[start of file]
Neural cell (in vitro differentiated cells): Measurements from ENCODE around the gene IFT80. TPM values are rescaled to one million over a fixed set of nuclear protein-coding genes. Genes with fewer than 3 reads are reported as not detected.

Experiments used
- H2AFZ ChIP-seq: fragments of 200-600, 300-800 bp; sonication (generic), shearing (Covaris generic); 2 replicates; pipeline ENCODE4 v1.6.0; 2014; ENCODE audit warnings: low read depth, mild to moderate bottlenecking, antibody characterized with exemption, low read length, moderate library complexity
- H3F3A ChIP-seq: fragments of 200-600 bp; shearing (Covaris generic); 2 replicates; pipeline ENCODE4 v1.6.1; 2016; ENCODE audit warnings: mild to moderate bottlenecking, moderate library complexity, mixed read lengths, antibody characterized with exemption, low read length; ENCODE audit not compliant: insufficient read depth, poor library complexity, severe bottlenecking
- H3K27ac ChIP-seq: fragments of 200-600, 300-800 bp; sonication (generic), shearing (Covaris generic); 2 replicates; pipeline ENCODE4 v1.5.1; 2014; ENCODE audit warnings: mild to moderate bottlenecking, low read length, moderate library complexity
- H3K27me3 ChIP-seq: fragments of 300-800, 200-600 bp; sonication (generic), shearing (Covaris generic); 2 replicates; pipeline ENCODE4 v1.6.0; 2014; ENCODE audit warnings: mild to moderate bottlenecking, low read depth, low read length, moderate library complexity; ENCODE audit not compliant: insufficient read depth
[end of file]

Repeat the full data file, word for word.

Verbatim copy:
Neural cell (in vitro differentiated cells): Measurements from ENCODE around the gene IFT80. TPM values are rescaled to one million over a fixed set of nuclear protein-coding genes. Genes with fewer than 3 reads are reported as not detected.

Experiments used
- H2AFZ ChIP-seq: fragments of 200-600, 300-800 bp; sonication (generic), shearing (Covaris generic); 2 replicates; pipeline ENCODE4 v1.6.0; 2014; ENCODE audit warnings: low read depth, mild to moderate bottlenecking, antibody characterized with exemption, low read length, moderate library complexity
- H3F3A ChIP-seq: fragments of 200-600 bp; shearing (Covaris generic); 2 replicates; pipeline ENCODE4 v1.6.1; 2016; ENCODE audit warnings: mild to moderate bottlenecking, moderate library complexity, mixed read lengths, antibody characterized with exemption, low read length; ENCODE audit not compliant: insufficient read depth, poor library complexity, severe bottlenecking
- H3K27ac ChIP-seq: fragments of 200-600, 300-800 bp; sonication (generic), shearing (Covaris generic); 2 replicates; pipeline ENCODE4 v1.5.1; 2014; ENCODE audit warnings: mild to moderate bottlenecking, low read length, moderate library complexity
- H3K27me3 ChIP-seq: fragments of 300-800, 200-600 bp; sonication (generic), shearing (Covaris generic); 2 replicates; pipeline ENCODE4 v1.6.0; 2014; ENCODE audit warnings: mild to moderate bottlenecking, low read depth, low read length, moderate library complexity; ENCODE audit not compliant: insufficient read depth